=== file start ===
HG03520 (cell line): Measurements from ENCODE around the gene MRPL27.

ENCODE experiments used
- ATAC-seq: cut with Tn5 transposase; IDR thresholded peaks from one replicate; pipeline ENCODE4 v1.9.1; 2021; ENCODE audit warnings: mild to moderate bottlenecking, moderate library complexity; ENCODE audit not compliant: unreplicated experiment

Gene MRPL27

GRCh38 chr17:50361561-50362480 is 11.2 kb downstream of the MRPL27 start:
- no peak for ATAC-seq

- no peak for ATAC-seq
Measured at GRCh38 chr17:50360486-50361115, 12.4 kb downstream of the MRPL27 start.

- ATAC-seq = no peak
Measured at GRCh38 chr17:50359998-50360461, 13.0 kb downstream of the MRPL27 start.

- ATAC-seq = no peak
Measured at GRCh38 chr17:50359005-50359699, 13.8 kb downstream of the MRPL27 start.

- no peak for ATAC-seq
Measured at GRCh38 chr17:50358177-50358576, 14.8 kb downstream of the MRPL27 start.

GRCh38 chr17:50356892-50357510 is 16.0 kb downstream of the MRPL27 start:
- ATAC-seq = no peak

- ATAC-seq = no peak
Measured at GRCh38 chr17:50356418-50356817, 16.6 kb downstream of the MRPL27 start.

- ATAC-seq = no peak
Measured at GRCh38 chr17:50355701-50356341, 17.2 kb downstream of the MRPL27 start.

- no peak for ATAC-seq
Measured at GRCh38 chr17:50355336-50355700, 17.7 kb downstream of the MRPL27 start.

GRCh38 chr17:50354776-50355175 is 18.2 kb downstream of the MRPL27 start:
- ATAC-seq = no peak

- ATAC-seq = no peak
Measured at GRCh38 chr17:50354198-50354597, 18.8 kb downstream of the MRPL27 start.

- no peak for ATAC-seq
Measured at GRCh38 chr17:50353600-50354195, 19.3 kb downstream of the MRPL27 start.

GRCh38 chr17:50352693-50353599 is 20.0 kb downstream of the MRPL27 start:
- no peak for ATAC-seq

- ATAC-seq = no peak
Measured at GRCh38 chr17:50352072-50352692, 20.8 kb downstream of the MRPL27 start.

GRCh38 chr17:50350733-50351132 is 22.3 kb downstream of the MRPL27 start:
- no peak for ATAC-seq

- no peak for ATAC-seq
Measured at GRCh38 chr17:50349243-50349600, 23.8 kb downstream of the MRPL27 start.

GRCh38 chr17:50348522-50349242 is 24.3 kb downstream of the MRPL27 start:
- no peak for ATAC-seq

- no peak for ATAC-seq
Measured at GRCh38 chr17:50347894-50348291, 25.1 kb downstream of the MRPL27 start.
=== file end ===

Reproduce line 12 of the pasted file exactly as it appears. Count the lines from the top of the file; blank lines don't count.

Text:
Measured at GRCh38 chr17:50359005-50359699, 13.8 kb downstream of the MRPL27 start.